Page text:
Things to Live For: Notes for an Autobiography (London: Jonathan Cape 1935), another edn. (NY: Macmillan Press 1935), 278pp.; [ded. Ion Nicholson]. CONTENTS [Chaps. I-XIX]: Prologue [3]; The Pond [7]; The Crane [11]; The Best Game of All [15]; The White Girl [27]; Fighting [36]; Writing [44]; On the Course [53]; The London Game [68]; The Monk [72]; ‘Interesting People’ [84]; Finding a Way Out [90]; It was Quiet in Vienna [100]; At Home [104]; Meetings and Partings [112]]; In Love [119]; Looking for Paris [128]; A Drink with Paddy Hunt [139]; The Price of Serenity [148]. Part II [I-VIII]: The Gambler [157]; Women and Horses [165]; The Darkest Moments [179]; Interlude with Billy Weller [184]; A Good Day [191]; On a Dog-Track [198]; A Caricature [211]; Night-Flight [218]; Elizabeth [229]; Another Interval with Billy [240]; The Jockey [244]; Day-Dreams at Home [259]; Good-bye [268].

Redemption (NY: Devin-Adair 1950) [US Edn.], 247pp.; Contents [Chaps. 1-XIX]: Beast of the Forest; The Cave; Signs in the Moon; The Varied Shapes of Violence; The Bleeding Picture; Flood’s Hotel; Evening Shadows; The Virgin; At the Dog-Races; The Violation; Past and Present; Lunch at Flood’s; Come!; The Unreturned; Kavanagh; The Anointing; The Marriage; The Good Brute; The Smile.

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Criticism
  • A. Rivoallan, Littérature Irlandaise Contemporaine (Paris: Hachette 1939), pp.143-45.
  • Benedict Kiely, Modern Irish Fiction (Golden Eagle Books 1950) [incls. remarks].
  • David Greene, ‘The Return of Francis Stuart’, in Envoy, 5, 20 (April-June 1951), [q.p.]
  • Helen Isaacson, “Women and God: A Study of Francis Stuart” (PhD. NYU 1956).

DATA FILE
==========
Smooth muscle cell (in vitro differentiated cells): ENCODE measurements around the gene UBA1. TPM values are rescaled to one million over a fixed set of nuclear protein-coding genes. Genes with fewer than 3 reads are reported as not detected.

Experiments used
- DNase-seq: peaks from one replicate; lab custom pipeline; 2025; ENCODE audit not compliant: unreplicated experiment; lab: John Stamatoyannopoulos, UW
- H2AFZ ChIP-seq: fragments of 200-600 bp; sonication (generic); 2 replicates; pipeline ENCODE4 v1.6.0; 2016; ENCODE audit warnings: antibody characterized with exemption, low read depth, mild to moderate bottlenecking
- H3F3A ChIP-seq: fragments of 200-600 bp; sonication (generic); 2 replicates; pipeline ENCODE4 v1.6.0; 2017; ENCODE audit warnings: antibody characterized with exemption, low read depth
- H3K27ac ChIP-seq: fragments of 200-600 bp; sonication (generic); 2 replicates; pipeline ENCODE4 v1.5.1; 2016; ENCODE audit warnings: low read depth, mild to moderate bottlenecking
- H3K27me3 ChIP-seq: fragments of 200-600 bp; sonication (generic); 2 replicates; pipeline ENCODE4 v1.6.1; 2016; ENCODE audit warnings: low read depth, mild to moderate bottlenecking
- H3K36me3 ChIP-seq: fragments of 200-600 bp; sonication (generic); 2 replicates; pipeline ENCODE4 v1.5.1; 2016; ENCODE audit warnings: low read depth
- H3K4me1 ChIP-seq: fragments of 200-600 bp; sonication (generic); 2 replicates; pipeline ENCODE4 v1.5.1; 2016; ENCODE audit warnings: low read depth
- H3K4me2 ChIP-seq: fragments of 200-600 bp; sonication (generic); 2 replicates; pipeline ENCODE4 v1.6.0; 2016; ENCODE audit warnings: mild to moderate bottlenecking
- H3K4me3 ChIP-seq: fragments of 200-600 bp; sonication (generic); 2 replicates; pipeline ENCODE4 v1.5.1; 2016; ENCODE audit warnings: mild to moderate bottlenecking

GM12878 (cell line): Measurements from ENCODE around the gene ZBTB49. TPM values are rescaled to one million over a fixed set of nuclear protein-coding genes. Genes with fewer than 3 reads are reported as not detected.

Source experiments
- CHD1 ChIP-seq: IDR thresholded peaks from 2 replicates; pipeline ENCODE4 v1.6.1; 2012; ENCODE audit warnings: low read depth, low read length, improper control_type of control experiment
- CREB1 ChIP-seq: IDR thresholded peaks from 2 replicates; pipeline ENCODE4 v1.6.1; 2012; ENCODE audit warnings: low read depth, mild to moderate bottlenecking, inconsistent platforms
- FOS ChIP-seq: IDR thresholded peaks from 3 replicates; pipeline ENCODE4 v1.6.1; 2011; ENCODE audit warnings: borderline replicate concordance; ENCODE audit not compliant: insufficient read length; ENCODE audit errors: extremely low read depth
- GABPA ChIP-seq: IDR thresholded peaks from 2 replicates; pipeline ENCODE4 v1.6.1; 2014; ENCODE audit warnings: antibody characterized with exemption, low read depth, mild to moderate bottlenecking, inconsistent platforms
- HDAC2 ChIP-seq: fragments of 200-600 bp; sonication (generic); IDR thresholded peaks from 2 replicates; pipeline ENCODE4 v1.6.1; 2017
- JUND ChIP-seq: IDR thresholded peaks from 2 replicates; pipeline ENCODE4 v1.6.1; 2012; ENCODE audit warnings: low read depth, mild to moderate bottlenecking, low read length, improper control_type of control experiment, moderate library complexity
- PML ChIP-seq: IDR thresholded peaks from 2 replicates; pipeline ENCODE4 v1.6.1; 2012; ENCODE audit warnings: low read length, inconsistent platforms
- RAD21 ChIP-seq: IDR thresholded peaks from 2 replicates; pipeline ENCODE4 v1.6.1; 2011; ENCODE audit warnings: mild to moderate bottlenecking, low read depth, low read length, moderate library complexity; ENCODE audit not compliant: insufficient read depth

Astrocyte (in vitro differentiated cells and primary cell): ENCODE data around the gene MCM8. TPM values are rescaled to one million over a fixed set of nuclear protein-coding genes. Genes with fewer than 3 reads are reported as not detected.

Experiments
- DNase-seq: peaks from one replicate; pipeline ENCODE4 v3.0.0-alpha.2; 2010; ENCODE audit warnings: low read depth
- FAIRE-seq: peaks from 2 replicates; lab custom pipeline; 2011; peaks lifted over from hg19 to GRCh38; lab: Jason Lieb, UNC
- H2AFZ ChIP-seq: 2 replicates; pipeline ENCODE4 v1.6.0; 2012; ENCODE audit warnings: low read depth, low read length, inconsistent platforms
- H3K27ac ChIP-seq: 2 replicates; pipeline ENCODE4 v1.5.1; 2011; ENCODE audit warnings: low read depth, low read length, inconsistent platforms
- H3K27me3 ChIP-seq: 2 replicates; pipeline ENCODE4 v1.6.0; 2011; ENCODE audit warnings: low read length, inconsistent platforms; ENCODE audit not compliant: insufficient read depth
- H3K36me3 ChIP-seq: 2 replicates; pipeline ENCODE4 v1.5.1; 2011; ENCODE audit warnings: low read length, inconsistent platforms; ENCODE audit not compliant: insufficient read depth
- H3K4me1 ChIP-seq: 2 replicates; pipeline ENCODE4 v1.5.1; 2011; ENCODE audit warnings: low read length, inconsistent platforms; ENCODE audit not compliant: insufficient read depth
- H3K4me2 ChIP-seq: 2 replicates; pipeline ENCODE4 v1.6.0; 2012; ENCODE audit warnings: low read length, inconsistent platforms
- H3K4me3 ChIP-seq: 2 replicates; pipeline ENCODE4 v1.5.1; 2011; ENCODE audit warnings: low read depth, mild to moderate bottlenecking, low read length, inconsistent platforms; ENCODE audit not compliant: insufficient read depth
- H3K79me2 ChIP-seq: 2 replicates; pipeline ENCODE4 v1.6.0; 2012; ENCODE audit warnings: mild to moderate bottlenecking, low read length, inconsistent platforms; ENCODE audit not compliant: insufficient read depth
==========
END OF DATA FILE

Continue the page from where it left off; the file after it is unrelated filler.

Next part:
• Roger Garfitt, ‘Outside the Moral Pale, the Novels of Francis Stuart’, in London Magazine [n.s.] , 16, 4 (Oct.-Nov. 1964), [q.p.]
  • R. J. O’Brien, ‘Francis Stuart’s Cathleen Ni Houlihan’, in Dublin Magazine, VII (Summer 1971), [q.p.]
  • W. J. McCormack, comp. & ed., Festschrift for Francis Stuart on His Seventieth Birthday [28 April. 1972] (Dublin: Dolmen 1972), 62pp. [contents].
  • Lawrence Durrell, ‘A man in Limbo’, in The New York Times Book Review (9 April 1972), p.37.
  • J. H. Natterstad, Francis Stuart [Irish Writers Ser.] (Lewisburg: Bucknell UP 1974) [see details].
  • J. H. Natterstad, ‘Francis Stuart at the Edge of Recognition’, in Eire-Ireland, 9, 3 (Autumn 1974), pp.69-85.
  • J. H. Natterstad, ed., ‘A Francis Stuart Number’, Journal of Irish Literature, 5, 1 (Jan. 1976) [incls. Natterstad, ‘An Interview with Francis Stuart’].
  • Harry T. Moore, Postscript to Francis Stuart’s ‘Black List/Section H ’ (Carbondale, South. Ill. UP, 1971), pp.427-42.
  • H. J. O’Brien, ‘St. Catherine of Siena in Ireland’, in Éire-Ireland, 6, 2 (Summer 1971), pp.98-110 [on Pigeon Irish].
  • Peter Costello, The Heart Grown Brutal: The Irish Revolution in Literature from Parnell to the Death of Yeats, 1891-1939 (Dublin: Gill & Macmillan 1977), pp.271ff.
  • Maurice Harmon, ‘Generations Apart: 1925-1975’, in The Irish Novel in Our Time, ed. Patrick Rafroidi & Harmon (Université de Lille 1975-76), p.49-65, espec. pp.63-65.
  • Pierre Joannon, ‘Francis Stuart or the Spy of Truth’, in The Irish Novel in Our Time, ed. Patrick Rafroidi & Maurice Harmon (Lille UP 1975-76), pp.157-74 [trans. by Grace Neville and Pól Ruiseal].
  • William J. McCormack, ‘Francis Stuart, The Recent Fiction’, Rafroidi and Harmon, eds., The Irish Novel in Our Time (Lille UP 1975-76), pp.175-85.
  • Ronan Sheehan, ‘Novelists on the Novels: Ronan Sheehan talks to John Banville and Francis Stuart’, Crane Bag, 3, 1 (1979), pp.76-84.
  • John Wheale, ‘The Deep Heart’s Core’, For Francis Stuart on ... his 78th Birthday, 30 April 1980, Hibernia (1 May 1980), [q.p.]
  • Alan Warner, ‘Francis Stuart’, in A Guide to Anglo-Irish Literature (Dublin: Gill & Macmillan 1981), pp.225-35.
  • Anthony Cronin, ‘Francis Stuart: Religion without Revelation’, in Heritage Now: Irish Literature in the English Language (Dingle: Brandon 1982), pp.161-67.
  • John Wheale, “Redemption in the Works of Francis Stuart” (Ph.D. diss.: Warwick Univ. 1983).
  • Robert Fisk, In Time of War, ‘Ireland, Ulster and the price of neutrality’, 1939-45 (1983), Chap. 10 [esp. pp.328-334]